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In Parliament on 29 January, I had an interesting exchange with the Parliamentary Secretary for MCCY Mr Baey Yam Keng which was not, to my knowledge, reported at all in the media. I questioned him on the feedback from the Arts Engage group of local artists who had said that some local art works were censored because they embarrassed the government of the day and not because their work was against the national interest (yes, there is a difference). Their exact words were: “Our website also documents cases of works censored to protect the Government from embarrassment rather than for society’s good. Perhaps it is fitting to remember here that arts funding is not the Government’s but the people’s money.”

I thank Mr Baey for his honest response. He confirmed that NAC funding for the arts comes with the condition that the art work does not put “public institutions” in a bad and derogatory light.

The exact exchange is reproduced below and it is up on the Parliament website. Mr Baey also made the point that the number of works where funding was withheld for this reason was very small.

However I think once we withhold public funding for the arts because the art work embarrasses the government of the day and national leaders, even if it is for a handful of cases, we are on a slippery slope towards the use of public funds in a partisan political manner as opposed to Singapore’s national interest. Those few cases where funding was denied could have a disproportionate effect on other artists, encouraging them to self-censor.

To produce good art, Singaporean artists should be able to exercise their artistic gifts in relation to the totality of social life, including public institutions, and without fear or favour. In my view, public arts funding should not be given on condition that there be no critique of the powers that be. Rather, it should be used to promote nothing but the good of Singapore and Singaporean art. Having said that, I respect Mr Baey’s honest and clear response, which is a credit to the practice of Parliamentary question time.

Parliamentary Exchange on 29 Jan 2016

Mr Leon Perera (Non-Constituency Member): Thank you, Mdm Speaker. I just like to put a clarification question to the hon Parliamentary Secretary Mr Baey Yam Keng. Mr Baey referred to my speech when I quoted from an op-ed piece by some of our artists.

I would like to ask the hon Parliamentary Secretary if he agrees with the views specifically expressed because it was not entirely clear. So here, I am quoting from the op-ed piece by Mr Tan Tarn How and Mr T Sasitharan. Mr T Sasitharan, as you know, if I am not wrong, is a Cultural Medallion recipient. In any case, he is a very prominent local artist speaking on behalf of the Arts Engage network of Singapore which involves a number of local artists.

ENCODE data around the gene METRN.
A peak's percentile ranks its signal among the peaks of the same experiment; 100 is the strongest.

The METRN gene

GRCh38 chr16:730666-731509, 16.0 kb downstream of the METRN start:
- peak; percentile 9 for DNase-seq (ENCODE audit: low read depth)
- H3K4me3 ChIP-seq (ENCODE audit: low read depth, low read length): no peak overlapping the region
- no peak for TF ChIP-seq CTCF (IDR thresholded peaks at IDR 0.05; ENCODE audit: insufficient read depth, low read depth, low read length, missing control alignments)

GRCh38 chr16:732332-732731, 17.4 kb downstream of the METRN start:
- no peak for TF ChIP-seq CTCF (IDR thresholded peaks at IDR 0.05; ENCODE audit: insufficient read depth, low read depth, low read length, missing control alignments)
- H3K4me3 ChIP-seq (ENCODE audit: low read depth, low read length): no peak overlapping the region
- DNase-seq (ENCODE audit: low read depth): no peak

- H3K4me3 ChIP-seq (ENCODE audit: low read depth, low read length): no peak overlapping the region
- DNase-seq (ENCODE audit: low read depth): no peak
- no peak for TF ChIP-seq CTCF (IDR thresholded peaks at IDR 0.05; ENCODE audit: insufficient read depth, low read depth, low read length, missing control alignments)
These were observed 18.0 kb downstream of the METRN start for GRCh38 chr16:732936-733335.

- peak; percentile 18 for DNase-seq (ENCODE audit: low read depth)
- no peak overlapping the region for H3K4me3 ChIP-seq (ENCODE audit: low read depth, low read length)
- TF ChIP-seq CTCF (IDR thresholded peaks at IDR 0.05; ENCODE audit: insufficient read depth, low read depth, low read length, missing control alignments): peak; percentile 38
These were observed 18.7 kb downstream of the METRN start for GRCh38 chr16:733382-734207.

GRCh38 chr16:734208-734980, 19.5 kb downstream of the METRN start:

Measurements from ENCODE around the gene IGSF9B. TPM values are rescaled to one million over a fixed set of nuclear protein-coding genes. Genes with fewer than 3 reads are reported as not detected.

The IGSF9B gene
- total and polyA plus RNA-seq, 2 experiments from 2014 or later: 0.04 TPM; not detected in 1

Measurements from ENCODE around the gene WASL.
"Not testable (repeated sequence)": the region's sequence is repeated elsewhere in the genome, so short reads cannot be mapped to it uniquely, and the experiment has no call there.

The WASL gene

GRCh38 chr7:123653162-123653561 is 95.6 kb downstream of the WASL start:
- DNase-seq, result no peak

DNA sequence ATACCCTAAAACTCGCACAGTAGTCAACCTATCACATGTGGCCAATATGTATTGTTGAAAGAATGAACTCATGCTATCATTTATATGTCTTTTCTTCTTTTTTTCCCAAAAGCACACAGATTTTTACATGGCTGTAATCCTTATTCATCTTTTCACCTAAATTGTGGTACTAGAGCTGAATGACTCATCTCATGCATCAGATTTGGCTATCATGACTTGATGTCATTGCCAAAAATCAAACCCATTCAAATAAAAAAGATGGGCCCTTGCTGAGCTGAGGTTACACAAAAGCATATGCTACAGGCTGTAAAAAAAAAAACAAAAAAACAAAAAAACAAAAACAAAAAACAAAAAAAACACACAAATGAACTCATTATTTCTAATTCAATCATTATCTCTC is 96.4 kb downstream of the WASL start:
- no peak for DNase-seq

The view that he expressed was, and I quote verbatim here, “Our website also documents cases of works censored to protect the Government from embarrassment rather than for society’s good. Perhaps it is fitting to remember here that arts funding is not the Government’s but the people’s money.” So, I would like to ask the hon Member does he agree with that view; and if not, why not?

Mr Baey Yam Keng: As part of the funding principles of the NAC, there is a requirement and understanding with the arts groups and the applicants that they should not put any public institutions in a bad light or put them in a derogatory position. It is in this context that was quoted by Arts Engage that the funding was re-considered.
But also, there was a change in substance of the content of the works that were first submitted for application and the eventual product that was produced by the artist. So, there was a difference in what was submitted earlier. There was also some of this to and fro that happened. Among the many applications and support that the NAC has given to the many arts groups and artists in Singapore, these are a minute minority of cases which the group has pointed out.

As I said in my speech, in MCCY and NAC, our role is to advocate the arts. We will stand on the side of the artists in their pursuit of artistic excellence. We hope to create and develop a bigger common space so that Singaporeans and the community-at-large can enjoy the works of our very talented artists in Singapore.

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